In addition to my gender identity, my queer sexuality was observable to others before myself as well. All my friends knew I was attracted to girls before I acknowledged it to myself. At 14, I was in love with my best friend Meggie Bell, a cowgirl who was also a runaway. We ditched school and went puddle splashing together, lost our virginities to the same guy that we had both just met, destroyed her dad’s house together (like actually destroyed), and had plans to steal horses and run away together. But this is a whole other story, back to the one at hand.
Actually, a quick detour first. I feel like I should elaborate on my ideas about gender. Simply put: I believe there are masculine qualities and feminine qualities. And any person can embody any combination of these qualities at whatever ratio and that’s awesome and perfect. Men often seem to have a higher ratio of masculine qualities and women often have a higher ratio of feminine ones. But anyone can naturally have any combo of these qualities and can and should identify as whatever the fuck gender makes them feel seen and happy and we should all respect and celebrate that. Period.
So I’m seated in the theater, between my friends Emily and Carl to my left, and the group of four adolescent boys to my right. The movie starts and the gummies are kicking in. The weed lens starts to focus on just how masculine this movie is. Top Gun was an ode to masculinity and I was THERE FOR IT. Not an ode to men, per se, but the elements that make up masculinity. Focus on physicality: pushing yourself to the physical limit, bravery in the face of physical danger, the rush of adrenaline. A wish to be seen and respected as strong, brave, and capable by your peers and mentors. Disregard for authority when it counteracts a deeply held belief in yourself and your abilities. An ambition to be the best, and getting to the place where you fully believe in yourself and your ability to fulfill your highest potential in this life. That’s not inherently masculine, but men are socialized more to believe that of themselves than women are.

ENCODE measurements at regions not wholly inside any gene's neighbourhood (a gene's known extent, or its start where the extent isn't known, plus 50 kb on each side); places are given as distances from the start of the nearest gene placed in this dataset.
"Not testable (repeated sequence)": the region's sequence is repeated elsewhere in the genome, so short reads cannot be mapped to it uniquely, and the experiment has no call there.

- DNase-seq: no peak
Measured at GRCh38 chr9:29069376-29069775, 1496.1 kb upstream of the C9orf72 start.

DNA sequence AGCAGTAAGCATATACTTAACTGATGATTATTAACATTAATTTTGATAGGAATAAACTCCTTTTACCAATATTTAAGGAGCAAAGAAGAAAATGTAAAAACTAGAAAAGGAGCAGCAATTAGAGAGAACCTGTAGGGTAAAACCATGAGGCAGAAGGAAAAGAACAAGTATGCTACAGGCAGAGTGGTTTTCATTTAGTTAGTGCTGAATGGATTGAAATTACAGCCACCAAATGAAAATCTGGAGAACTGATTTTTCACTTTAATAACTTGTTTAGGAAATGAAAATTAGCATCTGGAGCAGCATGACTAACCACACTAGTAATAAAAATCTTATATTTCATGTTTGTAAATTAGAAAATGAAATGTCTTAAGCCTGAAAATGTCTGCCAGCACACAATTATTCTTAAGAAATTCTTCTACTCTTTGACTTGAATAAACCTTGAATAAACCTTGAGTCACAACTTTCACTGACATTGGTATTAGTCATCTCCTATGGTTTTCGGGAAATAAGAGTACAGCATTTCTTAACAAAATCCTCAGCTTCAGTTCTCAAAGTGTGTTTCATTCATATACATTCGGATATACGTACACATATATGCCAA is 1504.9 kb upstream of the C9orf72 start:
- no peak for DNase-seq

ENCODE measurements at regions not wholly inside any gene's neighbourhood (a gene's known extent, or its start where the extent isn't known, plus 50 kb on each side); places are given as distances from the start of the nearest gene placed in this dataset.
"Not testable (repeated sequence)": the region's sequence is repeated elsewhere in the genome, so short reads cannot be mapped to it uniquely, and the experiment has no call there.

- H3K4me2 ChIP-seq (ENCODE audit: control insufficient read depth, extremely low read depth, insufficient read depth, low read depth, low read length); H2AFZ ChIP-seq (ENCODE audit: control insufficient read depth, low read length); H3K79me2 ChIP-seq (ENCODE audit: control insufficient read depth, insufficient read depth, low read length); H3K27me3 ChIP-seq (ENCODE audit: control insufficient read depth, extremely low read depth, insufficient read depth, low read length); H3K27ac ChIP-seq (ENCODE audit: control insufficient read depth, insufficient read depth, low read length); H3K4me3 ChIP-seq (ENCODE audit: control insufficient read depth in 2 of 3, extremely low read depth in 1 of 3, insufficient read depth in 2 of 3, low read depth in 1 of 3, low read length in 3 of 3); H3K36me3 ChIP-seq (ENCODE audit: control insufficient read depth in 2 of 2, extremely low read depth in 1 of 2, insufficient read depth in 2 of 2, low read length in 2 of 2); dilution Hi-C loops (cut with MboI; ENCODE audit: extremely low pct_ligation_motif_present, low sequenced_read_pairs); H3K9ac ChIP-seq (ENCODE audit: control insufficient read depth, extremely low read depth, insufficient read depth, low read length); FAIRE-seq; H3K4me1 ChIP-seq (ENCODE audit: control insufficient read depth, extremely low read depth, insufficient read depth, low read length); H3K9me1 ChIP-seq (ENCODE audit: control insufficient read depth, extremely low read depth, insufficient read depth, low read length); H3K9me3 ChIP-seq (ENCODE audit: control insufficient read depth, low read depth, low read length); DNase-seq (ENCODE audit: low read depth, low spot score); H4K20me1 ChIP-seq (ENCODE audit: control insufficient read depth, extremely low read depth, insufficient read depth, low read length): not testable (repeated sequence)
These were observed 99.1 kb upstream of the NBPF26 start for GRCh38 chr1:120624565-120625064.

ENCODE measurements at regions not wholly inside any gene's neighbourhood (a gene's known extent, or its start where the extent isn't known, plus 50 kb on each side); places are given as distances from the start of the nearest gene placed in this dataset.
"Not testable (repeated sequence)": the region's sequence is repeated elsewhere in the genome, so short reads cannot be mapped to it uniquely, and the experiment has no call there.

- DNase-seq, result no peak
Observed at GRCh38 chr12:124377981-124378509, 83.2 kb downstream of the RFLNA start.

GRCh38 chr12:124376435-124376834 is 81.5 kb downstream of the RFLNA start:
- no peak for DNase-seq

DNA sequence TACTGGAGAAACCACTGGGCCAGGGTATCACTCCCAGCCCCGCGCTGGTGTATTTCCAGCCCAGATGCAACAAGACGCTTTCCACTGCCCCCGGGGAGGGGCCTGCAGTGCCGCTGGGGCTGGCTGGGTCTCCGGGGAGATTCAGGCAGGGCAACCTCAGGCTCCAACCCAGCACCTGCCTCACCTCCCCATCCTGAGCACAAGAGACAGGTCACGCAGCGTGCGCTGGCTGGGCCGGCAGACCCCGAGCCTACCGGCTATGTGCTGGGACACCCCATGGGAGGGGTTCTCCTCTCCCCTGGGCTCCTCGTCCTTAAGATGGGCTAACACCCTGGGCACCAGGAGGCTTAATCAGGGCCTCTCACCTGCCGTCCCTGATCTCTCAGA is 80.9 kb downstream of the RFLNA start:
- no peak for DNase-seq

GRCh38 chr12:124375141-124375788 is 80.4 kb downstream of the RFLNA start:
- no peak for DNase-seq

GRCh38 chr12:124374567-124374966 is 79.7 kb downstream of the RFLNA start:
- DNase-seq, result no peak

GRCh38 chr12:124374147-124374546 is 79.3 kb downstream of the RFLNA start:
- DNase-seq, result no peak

I started really relating to those elements of masculinity. I’ve always been adventurous and brave. I love climbing trees, rock scrambling, jumping off high places into water (when I know it's safe), surfing, and riding my bike super fast. I highly value my competency with building and fixing things, and problem-solving makes me feel very alive and integrated. I’m a top notch parallel parker. Recognition of my skill and competency makes me feel more validated than any acknowledgement of my physical attractiveness. I related to a lot of what was being shown on the screen. So did the teen boys I was sitting next to. I found myself giggling at the same cheesy dialogue and homoerotic undertones (I was giggling out of joy and delightedly picturing the male characters Rooster and Hangman making out), squirming in suspense at the scary parts, bouncing, clapping, and cheering at the triumphs, and generally being very exuberant and loud. We were all doing this in unison. They were so genuinely excited about what was happening, and so was I. They were literally sitting on the edge of their seats. At times they were snuggling a little bit with each other, leaning casually on each other, yelling stupid jokes at the screen, and periodically smacking and playfighting each other.
I felt like I had found my people. Like I would fit in perfectly with them, though that would be creepy because I’m probably the same age as their parents. Then I pretended they were my sons, or one of them was my son and the rest were his friends. I was flooded with joy and pride for these boys and their vibrance, earnestness and playfulness. Their bright curious spirits, shining unselfconsciously. I saw myself in them, and I loved what I saw.
I’ve always enthusiastically supported and celebrated all forms of queerness, even before it was cool (I grew up in a pretty homophobic and transphobic culture). I know and love many transgender and genderqueer people. I somehow just never identified as anything but a queer woman. I’ve always been a bit of a gender rebel and have loved the masculine qualities that I embody. But I also love my feminine qualities just as much, and I love that I contain a really fantastic mixture of them. I feel very lucky that I love my body, and I don’t have any gender or body dysmorphia. I’m happy that I was born into a female body and wouldn’t change a thing about myself physically (except my skin, why am I still breaking out, I’m almost 40?!). I then started going over my gender expression thoughout my life and realized that this mix of masculinity and femininity, and thinking of myself sometimes as female, sometimes as male, and sometimes neither, is exactly what being genderqueer is! Even though I’ve been genderqueer all along, I’ve only just now acknowledged it!
When the movie ended, I told those boys that I loved them, that I was so happy I was sitting next to them, and that their joy brought me so much happiness. Who knows what the hell they thought of that. I would have weirded them out even more if they knew that they were helping me have a huge revelation about my gender identity, so I probably said the least creepy version of what I was feeling towards them.
So there you go.
Thanks teen boys!
Thanks Top Gun!
P.S. I’m still totally chill with she/her, but I’ll take any pronouns you throw at me.